Prominent Counter-Terrorism Analyst: Star Journalist’s Crash "Consistent With a Car Cyber Attack"

Michael Hastings

Rolling Stone Journalist Michael Hastings


Former U.S. National Coordinator for Security, Infrastructure Protection, and Counter-terrorism Richard Clarke has said that there is reason to believe that intelligence agencies for major world powers including the United States have the capability to remotely seize control of a car. The facts surrounding the fatal car crash of journalist Michael Hastings, Clarke indicated, would be “consistent with a car cyber attack.” The Young Turks Cenk Uygur tells the story.

Security Analyst Reveals Remote Killer Capability

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“The US Government Has Betrayed the Internet,” Bruce Schneier

SchneierOnNSAandInternet

By Bruce Schneier

theguardian.com

Sep 5, 2013

 

I don’t know whether Bruce Schneier still believes that all the  Parkland Memorial Hospital doctors who examined JFK’s exploded skull in 1963 could not tell an exit wound from an entry wound or whether he still believes that a bunch of nuts hiding in some cave somewhere outwitted the entire United States air defense system in 2001, but when it comes to Internet security this man knows his stuff.  Check out his recent article in The Guardian.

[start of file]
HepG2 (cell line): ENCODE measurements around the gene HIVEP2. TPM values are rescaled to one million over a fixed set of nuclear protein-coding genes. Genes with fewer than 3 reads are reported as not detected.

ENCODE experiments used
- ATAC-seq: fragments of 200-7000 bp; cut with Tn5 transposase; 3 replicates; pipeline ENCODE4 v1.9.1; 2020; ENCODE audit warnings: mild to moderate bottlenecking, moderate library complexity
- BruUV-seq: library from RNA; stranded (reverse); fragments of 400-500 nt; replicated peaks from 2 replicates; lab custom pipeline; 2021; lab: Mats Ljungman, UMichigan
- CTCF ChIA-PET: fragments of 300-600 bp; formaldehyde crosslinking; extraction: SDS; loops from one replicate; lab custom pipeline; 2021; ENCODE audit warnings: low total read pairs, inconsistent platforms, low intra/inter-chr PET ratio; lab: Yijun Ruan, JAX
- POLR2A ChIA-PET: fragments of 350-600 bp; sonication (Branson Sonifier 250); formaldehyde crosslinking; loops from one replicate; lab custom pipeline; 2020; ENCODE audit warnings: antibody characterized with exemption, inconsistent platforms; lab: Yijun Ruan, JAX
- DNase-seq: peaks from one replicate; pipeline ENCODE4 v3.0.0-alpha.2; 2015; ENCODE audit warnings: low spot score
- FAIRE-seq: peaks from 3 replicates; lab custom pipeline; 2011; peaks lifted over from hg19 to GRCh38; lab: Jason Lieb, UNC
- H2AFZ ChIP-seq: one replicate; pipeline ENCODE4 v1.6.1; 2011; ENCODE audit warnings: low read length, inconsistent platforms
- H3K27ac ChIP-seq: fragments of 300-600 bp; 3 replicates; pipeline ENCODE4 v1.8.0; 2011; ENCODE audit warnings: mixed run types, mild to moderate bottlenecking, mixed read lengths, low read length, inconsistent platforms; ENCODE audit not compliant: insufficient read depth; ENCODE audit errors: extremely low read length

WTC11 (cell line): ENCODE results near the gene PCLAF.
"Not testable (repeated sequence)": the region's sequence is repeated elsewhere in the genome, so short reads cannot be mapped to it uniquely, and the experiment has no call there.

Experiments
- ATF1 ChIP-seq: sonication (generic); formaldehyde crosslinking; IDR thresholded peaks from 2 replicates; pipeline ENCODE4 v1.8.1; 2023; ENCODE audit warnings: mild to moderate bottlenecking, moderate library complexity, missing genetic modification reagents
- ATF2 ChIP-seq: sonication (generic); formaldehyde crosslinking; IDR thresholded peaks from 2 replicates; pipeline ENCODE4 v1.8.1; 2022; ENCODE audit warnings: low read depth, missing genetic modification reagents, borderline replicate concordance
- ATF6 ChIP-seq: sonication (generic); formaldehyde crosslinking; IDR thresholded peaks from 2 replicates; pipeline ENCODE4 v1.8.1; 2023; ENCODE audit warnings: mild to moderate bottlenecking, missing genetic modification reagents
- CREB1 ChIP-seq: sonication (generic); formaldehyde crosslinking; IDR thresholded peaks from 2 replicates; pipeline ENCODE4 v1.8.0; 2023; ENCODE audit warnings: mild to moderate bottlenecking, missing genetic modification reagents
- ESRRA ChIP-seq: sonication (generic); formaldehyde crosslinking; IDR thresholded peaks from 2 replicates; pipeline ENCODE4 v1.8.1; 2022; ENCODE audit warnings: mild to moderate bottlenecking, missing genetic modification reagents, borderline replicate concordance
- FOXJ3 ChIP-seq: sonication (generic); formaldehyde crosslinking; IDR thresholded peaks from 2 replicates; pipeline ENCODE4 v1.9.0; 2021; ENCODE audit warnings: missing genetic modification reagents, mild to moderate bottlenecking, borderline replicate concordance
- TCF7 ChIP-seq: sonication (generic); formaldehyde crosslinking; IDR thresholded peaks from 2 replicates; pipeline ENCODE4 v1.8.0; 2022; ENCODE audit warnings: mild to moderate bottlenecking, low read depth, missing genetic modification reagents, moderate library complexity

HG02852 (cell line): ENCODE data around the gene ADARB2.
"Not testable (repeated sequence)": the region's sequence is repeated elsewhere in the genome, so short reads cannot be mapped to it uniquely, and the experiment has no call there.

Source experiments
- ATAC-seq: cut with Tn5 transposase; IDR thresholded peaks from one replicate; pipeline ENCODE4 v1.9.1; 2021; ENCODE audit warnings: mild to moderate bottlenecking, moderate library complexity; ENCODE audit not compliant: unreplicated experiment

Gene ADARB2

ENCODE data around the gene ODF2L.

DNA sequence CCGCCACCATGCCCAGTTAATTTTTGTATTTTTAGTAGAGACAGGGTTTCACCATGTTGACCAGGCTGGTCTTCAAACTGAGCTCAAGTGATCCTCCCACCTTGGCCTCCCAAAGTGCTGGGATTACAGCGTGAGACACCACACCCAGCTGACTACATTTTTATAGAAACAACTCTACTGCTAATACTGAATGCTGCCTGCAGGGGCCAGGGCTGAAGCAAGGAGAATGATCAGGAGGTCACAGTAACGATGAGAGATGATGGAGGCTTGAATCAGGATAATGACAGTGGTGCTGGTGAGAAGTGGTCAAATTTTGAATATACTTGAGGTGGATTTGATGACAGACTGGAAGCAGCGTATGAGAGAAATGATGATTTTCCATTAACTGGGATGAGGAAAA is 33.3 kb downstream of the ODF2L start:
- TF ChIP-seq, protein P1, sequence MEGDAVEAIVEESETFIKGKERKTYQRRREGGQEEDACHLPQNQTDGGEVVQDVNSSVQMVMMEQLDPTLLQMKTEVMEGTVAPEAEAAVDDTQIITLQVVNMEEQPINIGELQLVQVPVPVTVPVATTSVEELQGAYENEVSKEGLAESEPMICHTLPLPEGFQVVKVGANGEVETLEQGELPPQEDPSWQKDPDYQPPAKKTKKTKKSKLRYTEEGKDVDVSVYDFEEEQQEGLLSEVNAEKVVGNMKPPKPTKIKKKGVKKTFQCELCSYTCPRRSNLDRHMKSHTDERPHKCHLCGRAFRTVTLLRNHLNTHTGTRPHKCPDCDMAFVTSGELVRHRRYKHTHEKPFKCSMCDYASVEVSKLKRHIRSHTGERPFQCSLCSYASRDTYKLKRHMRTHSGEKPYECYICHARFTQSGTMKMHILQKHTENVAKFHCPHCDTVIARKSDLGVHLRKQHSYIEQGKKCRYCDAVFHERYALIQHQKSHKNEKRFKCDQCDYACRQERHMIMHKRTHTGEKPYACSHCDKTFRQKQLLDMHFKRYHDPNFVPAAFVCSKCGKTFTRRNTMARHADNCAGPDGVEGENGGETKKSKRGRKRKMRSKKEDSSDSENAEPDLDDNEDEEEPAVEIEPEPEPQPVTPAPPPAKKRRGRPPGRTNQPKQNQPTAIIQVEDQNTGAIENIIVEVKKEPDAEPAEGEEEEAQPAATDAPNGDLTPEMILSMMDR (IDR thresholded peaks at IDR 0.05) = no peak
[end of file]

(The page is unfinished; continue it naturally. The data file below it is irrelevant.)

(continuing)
By subverting the internet at every level to make it a vast, multi-layered and robust surveillance platform, the NSA has undermined a fundamental social contract. The companies that build and manage our internet infrastructure, the companies that create and sell us our hardware and software, or the companies that host our data: we can no longer trust them to be ethical internet stewards.read entire article


What a 19th Century ‘Googler’ Can Tell Us About Today’s Obsessive CEOs

elon_musk

By Joshua Kendall

wired.com

Sep 2, 2013


We frequently glorify our obsessive innovators, but they clearly have both strengths and weaknesses. The same intensity that can produce stratospheric success also has the potential to destroy them and those around them. As long as these obsessive innovators can find an outlet for their obsessiveness — say, a thriving company where they are given a loose leash by the board — they tend to do well, though underlings may suffer on account of their bluntness.
read entire article